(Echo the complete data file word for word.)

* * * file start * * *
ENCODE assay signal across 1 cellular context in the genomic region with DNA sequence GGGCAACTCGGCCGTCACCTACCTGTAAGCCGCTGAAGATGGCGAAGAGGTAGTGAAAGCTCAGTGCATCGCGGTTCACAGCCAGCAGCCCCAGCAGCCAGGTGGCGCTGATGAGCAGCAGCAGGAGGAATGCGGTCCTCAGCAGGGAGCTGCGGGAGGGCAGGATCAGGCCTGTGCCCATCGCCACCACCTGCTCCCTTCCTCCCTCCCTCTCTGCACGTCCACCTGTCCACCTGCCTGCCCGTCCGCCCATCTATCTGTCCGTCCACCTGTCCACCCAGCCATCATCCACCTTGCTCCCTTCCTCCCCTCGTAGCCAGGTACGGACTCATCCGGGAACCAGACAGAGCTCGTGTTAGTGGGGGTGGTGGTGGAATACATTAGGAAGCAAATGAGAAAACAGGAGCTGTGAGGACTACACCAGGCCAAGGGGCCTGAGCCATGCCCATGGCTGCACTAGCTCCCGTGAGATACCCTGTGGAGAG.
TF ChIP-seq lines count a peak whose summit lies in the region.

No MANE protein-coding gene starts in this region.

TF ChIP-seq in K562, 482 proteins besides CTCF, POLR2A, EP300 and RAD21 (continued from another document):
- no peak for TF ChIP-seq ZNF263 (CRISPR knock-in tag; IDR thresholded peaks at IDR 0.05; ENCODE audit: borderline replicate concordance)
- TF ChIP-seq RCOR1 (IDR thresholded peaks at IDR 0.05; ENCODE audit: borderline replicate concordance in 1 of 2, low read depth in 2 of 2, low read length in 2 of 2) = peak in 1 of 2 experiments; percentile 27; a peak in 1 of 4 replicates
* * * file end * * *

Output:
ENCODE assay signal across 1 cellular context in the genomic region with DNA sequence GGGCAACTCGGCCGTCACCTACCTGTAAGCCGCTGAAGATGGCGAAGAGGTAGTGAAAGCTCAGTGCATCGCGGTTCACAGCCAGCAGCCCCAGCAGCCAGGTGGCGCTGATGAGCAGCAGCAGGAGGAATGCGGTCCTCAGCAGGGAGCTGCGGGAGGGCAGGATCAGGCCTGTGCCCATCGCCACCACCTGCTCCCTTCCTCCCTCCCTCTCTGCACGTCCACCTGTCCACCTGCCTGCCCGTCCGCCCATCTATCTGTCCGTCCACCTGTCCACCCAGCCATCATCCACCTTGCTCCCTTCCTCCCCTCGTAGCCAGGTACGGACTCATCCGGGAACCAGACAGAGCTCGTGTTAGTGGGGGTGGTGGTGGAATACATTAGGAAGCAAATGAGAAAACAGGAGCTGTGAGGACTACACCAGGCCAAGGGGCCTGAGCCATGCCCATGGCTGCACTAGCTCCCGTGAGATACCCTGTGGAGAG.
TF ChIP-seq lines count a peak whose summit lies in the region.

No MANE protein-coding gene starts in this region.

TF ChIP-seq in K562, 482 proteins besides CTCF, POLR2A, EP300 and RAD21 (continued from another document):
- no peak for TF ChIP-seq ZNF263 (CRISPR knock-in tag; IDR thresholded peaks at IDR 0.05; ENCODE audit: borderline replicate concordance)
- TF ChIP-seq RCOR1 (IDR thresholded peaks at IDR 0.05; ENCODE audit: borderline replicate concordance in 1 of 2, low read depth in 2 of 2, low read length in 2 of 2) = peak in 1 of 2 experiments; percentile 27; a peak in 1 of 4 replicates